by Lauren Elkin
The cultured gentleman around town. The street lurker. The man who looks upon city streets with an educated and wry gaze. The man set apart, watching, observing. The spectator. The flâneur. There are many such characters in history and in literature. And this is typically the purview of the male. This is more or less by default. Historically, the wild life of the streets has not been open to the lone woman. Her honor, her physical well-being, her reputation were at risk, even to be seen alone walking on the street. Now, typically, this is a state of affairs confined to women of "culture" and "breeding". The working woman, the cleaning woman, the servant has long occupied the streets, after all. But she has been invisible, hasn't she? Anyway, the flâneur has always been male. This isn't often questioned. There have been women who have broken the mold, though, and gone out onto the city streets, and into the world to stake their unique claim on the landscape, We haven't heard much about these women in this context. Indeed, now is certainly a good time to interrogate the notion of the flâneur, to examine the assumptions of women's access to the streets, and their contributions to urban life. Really, what have we been waiting for?
Lauren Elkin brings a cultured, literate and sharp gaze to the notion of the flâneur. She adopts it as her own, referring now to the feminine in the street, the flâneuse. The book is part memoir, part literary and geographical inquiry. Elkin springs from New York, settles in Paris, and along the way sees London, Venice and Tokyo. She critiques, at first, the suburban blandness from which she hails. She describes a New York vibrant and exciting, a place to launch oneself into. From there and into the Old World, she tells a story of travel and access to urban culture via the tales of women in literary history. From the dark experiences of Jean Rhys and Virginia Woolf, we also read of George Sand in revolutionary Paris, artist Sophie Calle in Venice, film-maker Agnes Varda in Paris, and journalist Martha Gellhorn almost anywhere. These women made their claim on what was until their time a exclusively male world. By and large, it still is. The dominant social context that women endure is driven by male delusions of power and dominance. Women's access to this world has improved, but is by no means equal, yet. The street and its symbols mean something different to women, and by ignoring their experience, we deny half of humanity a true contribution to our shared landscape.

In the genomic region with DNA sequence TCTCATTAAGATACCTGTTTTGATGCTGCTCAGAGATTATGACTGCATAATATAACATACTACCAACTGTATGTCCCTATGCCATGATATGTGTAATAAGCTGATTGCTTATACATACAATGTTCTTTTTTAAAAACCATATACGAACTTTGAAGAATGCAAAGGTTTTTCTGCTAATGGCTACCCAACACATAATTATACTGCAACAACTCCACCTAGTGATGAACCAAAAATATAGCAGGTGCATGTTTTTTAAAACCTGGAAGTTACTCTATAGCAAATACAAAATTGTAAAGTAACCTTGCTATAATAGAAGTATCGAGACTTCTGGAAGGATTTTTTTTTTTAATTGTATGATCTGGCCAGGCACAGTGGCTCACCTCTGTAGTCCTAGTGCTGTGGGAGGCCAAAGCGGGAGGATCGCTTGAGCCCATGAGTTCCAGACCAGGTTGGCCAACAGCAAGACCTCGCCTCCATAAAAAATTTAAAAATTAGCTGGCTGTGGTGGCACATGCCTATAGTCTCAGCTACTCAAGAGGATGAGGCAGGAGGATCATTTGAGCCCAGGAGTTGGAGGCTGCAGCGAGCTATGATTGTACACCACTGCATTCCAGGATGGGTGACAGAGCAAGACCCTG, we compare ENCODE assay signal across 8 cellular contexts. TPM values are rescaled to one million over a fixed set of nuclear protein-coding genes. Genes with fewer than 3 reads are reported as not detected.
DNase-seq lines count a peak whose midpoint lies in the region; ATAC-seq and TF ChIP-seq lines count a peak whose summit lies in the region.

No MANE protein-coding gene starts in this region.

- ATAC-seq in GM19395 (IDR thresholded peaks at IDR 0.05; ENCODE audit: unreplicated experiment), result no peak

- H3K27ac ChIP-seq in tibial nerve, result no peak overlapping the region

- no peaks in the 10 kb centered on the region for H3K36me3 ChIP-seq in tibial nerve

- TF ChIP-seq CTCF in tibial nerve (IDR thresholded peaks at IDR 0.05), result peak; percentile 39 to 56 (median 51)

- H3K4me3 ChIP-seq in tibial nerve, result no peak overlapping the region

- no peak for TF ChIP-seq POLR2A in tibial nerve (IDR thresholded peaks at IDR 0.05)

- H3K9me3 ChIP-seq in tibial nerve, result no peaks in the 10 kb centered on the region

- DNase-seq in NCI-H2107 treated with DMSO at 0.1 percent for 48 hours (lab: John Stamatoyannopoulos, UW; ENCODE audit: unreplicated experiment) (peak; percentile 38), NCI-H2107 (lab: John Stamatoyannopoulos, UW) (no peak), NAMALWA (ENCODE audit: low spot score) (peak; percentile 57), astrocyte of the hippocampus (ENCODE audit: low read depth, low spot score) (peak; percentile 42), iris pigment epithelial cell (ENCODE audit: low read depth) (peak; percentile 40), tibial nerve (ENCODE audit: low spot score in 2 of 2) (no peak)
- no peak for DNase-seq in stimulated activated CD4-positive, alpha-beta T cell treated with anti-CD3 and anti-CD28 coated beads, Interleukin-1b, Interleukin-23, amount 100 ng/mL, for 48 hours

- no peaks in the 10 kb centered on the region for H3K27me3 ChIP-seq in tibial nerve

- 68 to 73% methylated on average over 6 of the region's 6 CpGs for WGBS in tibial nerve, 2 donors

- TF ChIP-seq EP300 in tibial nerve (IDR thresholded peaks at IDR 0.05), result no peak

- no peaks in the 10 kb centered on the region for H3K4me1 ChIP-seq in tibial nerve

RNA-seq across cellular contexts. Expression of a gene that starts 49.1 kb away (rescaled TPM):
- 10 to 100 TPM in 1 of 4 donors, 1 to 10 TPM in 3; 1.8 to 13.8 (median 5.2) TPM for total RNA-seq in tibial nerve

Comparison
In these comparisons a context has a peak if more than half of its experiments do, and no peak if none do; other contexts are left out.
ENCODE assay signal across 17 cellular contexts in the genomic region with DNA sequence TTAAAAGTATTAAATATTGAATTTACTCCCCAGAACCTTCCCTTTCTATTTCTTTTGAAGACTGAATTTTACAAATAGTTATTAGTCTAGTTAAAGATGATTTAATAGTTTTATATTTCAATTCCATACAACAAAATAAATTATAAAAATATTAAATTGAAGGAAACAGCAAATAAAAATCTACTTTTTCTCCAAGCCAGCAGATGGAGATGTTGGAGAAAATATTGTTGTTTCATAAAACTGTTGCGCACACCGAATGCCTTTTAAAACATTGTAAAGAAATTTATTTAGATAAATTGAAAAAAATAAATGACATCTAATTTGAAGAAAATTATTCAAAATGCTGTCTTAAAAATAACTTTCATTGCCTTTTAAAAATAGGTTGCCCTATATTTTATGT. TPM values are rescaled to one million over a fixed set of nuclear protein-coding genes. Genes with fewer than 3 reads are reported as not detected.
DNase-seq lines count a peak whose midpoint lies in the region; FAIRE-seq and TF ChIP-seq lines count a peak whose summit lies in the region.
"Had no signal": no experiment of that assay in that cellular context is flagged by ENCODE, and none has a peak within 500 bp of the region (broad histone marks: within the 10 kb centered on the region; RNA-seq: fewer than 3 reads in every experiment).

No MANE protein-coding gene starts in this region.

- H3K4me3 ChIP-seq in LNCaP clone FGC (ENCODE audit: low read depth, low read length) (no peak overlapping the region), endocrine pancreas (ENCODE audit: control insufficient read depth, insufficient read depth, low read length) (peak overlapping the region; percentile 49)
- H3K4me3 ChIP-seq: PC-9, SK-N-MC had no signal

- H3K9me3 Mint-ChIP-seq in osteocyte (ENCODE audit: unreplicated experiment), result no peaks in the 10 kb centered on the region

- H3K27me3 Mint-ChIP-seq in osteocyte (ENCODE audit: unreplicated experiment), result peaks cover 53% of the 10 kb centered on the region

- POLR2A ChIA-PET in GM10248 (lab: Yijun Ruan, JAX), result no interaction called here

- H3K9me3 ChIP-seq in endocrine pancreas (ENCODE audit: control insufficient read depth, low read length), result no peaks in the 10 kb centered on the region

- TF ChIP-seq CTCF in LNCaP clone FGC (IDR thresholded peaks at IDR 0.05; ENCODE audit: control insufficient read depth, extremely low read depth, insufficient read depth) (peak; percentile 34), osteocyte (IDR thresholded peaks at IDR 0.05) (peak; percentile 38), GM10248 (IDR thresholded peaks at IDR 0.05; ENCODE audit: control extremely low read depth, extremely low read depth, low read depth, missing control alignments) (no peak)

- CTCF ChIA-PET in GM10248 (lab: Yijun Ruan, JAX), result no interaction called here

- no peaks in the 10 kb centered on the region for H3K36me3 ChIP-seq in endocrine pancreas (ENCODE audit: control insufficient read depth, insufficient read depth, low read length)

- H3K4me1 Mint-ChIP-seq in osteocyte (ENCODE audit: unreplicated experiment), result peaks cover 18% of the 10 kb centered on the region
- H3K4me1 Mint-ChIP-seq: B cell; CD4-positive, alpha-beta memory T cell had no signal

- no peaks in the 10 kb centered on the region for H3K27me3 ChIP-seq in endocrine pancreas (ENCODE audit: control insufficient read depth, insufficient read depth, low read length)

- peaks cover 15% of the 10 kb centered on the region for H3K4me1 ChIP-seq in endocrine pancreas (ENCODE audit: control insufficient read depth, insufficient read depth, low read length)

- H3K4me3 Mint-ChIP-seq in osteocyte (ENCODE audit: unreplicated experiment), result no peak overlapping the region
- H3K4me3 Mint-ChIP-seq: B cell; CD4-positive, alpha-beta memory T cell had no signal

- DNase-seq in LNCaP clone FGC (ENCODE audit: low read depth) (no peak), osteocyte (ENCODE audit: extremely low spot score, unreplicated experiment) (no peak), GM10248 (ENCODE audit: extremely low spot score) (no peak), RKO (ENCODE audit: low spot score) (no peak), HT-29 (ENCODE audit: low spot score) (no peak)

Strong words, perhaps. Part of what Elkin exposes here is that, despite historical strictures, women have often made their equal claim to the urban landscape. The women who she so eloquently and empathically examines here are trail-blazers, each one a flâneuse in oppositon to the flâneurs. Elkin tells their stories alongside her own, her need to escape the Long Island suburbs, to stake her own claim to New York and Paris, to experience the outsider's gaze in Venice, to be trapped in a dystopian Tokyo. She exposes her own need to see the city, her own access to these places and how these places become a part of her self. In the 21st century, she is more free than many of her ancestors, but, overall, women have yet to enjoy the equality of access that is their right. Perhaps writers have looked at this problem before, but this reader hopes that Elkin's eloquent contribution finds its place in the literature of urban culture.
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See Also: [The Flâneur by Edmund White]
[Other books by Women Authors]
[Other Urban Studies and Architecture]